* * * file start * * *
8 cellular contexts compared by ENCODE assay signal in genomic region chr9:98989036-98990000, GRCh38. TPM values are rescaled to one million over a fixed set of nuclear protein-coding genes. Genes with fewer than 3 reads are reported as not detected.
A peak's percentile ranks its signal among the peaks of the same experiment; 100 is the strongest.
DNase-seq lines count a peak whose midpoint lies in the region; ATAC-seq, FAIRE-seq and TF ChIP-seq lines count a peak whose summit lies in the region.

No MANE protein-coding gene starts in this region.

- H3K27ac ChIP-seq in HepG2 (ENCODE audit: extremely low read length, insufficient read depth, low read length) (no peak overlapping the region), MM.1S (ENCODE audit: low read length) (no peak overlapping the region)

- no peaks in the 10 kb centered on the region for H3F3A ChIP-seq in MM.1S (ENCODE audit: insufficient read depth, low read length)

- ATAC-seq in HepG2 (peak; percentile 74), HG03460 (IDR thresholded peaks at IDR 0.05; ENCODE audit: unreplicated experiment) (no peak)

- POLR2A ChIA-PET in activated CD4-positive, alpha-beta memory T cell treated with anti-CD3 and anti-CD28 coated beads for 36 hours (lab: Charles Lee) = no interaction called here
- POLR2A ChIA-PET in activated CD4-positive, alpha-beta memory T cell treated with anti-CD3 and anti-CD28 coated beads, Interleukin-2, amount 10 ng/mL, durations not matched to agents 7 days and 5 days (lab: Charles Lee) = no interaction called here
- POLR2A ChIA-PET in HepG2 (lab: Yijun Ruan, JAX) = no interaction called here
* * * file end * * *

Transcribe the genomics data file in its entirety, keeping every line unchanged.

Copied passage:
8 cellular contexts compared by ENCODE assay signal in genomic region chr9:98989036-98990000, GRCh38. TPM values are rescaled to one million over a fixed set of nuclear protein-coding genes. Genes with fewer than 3 reads are reported as not detected.
A peak's percentile ranks its signal among the peaks of the same experiment; 100 is the strongest.
DNase-seq lines count a peak whose midpoint lies in the region; ATAC-seq, FAIRE-seq and TF ChIP-seq lines count a peak whose summit lies in the region.

No MANE protein-coding gene starts in this region.

- H3K27ac ChIP-seq in HepG2 (ENCODE audit: extremely low read length, insufficient read depth, low read length) (no peak overlapping the region), MM.1S (ENCODE audit: low read length) (no peak overlapping the region)

- no peaks in the 10 kb centered on the region for H3F3A ChIP-seq in MM.1S (ENCODE audit: insufficient read depth, low read length)

- ATAC-seq in HepG2 (peak; percentile 74), HG03460 (IDR thresholded peaks at IDR 0.05; ENCODE audit: unreplicated experiment) (no peak)

- POLR2A ChIA-PET in activated CD4-positive, alpha-beta memory T cell treated with anti-CD3 and anti-CD28 coated beads for 36 hours (lab: Charles Lee) = no interaction called here
- POLR2A ChIA-PET in activated CD4-positive, alpha-beta memory T cell treated with anti-CD3 and anti-CD28 coated beads, Interleukin-2, amount 10 ng/mL, durations not matched to agents 7 days and 5 days (lab: Charles Lee) = no interaction called here
- POLR2A ChIA-PET in HepG2 (lab: Yijun Ruan, JAX) = no interaction called here